The Curious Case of LK-99
An approachable post-mortem on the world's most recent "hype wave".
There's something interesting in looking into hypes.
We already know the way they feel, these hype waves: they feel like the levitating, superspeed maglev train rides that an ambient-temperature superconductor would bring about: fleeting and euphoric. But besides knowing how hypes feel, we know how they end: they peter out of existence, like that penny you're given in return for that 0.99$ ticket. Like those returned pennies, so fast do hypes disappear from our minds that it's almost as if they had never been there.
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I’ve been covering the LK-99 saga for Tom’s Hardware, so I’ve been right in the middle of this particular hype-wave (here are the stories I wrote on the subject). This article attempts to summarize my investigations around LK-99, pointing out what I feel currently are the major questions and trains of thought around it, while providing commentary.
The table of contents is this:
1 - The Gist on LK-99
2 - A Poisoned Apple?
3 - LK-99 Goes to the Patent Office
4 - Science is Forever Incomplete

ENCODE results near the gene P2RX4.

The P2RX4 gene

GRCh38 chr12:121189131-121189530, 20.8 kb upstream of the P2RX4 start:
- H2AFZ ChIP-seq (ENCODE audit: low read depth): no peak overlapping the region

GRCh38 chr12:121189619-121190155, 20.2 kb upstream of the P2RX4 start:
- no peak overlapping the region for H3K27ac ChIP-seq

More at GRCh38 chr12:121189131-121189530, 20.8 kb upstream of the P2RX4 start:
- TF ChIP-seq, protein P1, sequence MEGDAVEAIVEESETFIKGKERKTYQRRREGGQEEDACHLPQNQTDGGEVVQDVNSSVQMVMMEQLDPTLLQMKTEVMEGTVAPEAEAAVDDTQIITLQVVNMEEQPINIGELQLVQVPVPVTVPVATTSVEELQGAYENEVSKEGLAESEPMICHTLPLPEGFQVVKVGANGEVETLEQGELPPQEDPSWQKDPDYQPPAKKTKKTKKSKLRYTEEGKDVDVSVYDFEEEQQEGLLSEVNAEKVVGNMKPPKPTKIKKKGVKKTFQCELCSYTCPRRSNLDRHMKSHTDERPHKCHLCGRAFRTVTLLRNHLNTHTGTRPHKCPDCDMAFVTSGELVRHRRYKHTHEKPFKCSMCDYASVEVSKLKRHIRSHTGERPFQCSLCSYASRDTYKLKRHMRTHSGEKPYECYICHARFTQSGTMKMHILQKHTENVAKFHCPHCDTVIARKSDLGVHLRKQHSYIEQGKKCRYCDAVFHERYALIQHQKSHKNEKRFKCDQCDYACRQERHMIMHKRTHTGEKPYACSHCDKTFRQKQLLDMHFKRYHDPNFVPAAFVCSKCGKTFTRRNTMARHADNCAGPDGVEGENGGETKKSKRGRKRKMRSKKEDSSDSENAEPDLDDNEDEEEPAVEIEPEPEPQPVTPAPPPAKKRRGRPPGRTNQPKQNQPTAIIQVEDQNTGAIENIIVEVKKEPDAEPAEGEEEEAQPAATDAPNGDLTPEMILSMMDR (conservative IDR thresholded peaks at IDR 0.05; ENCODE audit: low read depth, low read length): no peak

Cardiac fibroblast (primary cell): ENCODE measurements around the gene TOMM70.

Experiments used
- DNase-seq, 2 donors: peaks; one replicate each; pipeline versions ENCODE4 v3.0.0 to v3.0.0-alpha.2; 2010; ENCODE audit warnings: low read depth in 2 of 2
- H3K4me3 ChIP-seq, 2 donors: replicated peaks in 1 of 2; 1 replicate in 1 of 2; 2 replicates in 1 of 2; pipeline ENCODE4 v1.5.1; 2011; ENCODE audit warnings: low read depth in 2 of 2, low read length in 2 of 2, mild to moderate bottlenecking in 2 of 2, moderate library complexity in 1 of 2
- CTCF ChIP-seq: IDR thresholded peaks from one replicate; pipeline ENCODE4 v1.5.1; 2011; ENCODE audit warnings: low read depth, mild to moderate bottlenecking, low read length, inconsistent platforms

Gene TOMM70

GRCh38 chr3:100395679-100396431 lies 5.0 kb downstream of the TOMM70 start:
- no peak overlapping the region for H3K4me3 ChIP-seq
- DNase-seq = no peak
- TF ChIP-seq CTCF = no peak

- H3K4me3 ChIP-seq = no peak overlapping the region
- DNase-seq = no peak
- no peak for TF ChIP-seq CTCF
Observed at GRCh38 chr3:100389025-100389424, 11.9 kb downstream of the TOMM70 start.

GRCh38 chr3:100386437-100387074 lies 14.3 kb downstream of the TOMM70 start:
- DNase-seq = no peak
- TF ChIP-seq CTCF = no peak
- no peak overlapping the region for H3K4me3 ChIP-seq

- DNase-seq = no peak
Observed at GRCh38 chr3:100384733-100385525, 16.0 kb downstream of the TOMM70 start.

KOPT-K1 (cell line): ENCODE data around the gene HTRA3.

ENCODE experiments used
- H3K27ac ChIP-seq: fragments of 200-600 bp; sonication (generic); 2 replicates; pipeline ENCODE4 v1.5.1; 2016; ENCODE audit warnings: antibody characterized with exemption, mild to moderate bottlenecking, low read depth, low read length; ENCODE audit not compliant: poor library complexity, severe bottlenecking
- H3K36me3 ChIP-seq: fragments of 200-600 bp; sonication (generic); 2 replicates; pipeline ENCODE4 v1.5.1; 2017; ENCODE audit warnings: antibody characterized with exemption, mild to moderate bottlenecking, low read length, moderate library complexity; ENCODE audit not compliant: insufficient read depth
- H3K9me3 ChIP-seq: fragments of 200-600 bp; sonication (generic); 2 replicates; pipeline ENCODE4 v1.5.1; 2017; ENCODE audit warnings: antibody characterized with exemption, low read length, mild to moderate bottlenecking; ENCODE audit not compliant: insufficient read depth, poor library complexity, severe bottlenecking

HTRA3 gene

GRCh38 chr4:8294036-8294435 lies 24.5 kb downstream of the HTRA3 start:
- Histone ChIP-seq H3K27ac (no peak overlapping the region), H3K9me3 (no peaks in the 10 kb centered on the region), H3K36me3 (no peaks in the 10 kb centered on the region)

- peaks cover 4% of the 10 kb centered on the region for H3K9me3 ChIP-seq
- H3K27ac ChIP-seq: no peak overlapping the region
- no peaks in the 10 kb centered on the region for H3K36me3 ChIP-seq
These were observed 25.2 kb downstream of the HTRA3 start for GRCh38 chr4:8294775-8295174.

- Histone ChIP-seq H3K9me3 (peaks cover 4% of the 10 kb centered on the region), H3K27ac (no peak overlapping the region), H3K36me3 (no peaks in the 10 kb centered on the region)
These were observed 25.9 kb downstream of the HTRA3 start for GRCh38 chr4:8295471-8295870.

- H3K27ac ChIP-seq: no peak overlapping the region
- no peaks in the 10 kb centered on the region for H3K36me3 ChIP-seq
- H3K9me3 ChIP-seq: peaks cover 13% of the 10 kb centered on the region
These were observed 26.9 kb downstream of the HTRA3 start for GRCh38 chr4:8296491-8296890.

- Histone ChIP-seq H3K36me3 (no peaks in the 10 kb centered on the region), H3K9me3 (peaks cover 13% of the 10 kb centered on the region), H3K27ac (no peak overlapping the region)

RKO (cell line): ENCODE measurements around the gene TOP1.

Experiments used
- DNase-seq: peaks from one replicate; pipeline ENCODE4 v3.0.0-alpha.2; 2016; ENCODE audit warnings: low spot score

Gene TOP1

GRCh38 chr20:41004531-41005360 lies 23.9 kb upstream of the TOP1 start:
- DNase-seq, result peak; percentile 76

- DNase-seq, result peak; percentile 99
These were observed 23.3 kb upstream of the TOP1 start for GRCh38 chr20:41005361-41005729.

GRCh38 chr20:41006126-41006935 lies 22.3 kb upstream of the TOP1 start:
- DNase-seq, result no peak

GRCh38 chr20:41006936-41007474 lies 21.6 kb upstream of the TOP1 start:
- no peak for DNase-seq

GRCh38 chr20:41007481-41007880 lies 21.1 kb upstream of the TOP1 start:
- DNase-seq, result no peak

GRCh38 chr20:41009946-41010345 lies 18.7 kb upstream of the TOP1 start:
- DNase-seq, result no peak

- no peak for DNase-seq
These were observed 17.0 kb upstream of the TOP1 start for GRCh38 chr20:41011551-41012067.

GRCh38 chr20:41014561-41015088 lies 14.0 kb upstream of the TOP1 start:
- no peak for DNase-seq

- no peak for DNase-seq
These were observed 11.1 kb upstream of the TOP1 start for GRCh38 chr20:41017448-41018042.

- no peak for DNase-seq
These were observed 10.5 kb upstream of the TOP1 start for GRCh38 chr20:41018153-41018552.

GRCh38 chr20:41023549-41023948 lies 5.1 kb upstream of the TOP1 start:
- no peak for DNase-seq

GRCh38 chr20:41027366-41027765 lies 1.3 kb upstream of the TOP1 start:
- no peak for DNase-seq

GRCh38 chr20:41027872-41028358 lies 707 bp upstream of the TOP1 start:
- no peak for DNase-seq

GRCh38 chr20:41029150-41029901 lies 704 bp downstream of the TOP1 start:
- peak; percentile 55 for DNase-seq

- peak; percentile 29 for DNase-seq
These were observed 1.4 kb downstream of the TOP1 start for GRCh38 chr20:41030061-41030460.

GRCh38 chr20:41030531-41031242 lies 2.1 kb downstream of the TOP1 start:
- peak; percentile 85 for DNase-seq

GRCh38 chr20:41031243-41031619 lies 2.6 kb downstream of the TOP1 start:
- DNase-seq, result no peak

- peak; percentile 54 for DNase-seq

5 - Outro
The Gist on LK-99
LK-99 is a gray–black compound, synthesized by doping lead‒apatite with copper. According to the authors of the original paper, it presented all the hallmarks of being a room-temperature, ambient-pressure superconductor.
That’s relevant because superconductors are “magical”: they can conduct electricity with zero resistance, and can be used to create permanent magnets due to their intrinsic ability to reject external magnetic fields. You could create a superconductor in the form of a circle, blast it with an electrical current (which is merely the ordered movement of electrons), and off those electrons go: running laps around the circle - at the speed of light, no less - without slowing down, becoming lost, or losing energy to the environment.
The problem is that current superconductors require sub-zero temperatures or/and pressures many times greater than the Earth’s atmosphere before they actually superconduct. As you can imagine, that severely limits where they can be used.
The hype around LK-99 and other superconductors revolves around the idea that a material capable of transferring electricity with zero resistivity could revolutionize countless fields of engineering. Perhaps it’s easier to visualize: so imagine cellphones and computers whose chips don’t overheat (and so, can be pushed much harder); electric grids that don’t lose electricity across distance; eternal magnets (and hence, eternal levitation); etc. Here’s a great article from The Conversation covering what it means in more depth.
There's currently no saying where the hype wave is with LK-99; if at its crest or broken against the sand. But it seems like it mostly abated as soon as the first failures to reproduce the compound were published. But irrespective of where hype is, there are still many questions claiming for answers (and vice-versa). Researchers, at least, are still trying to figure it out whether or not LK-99 could, maybe, prove to be a superconductor.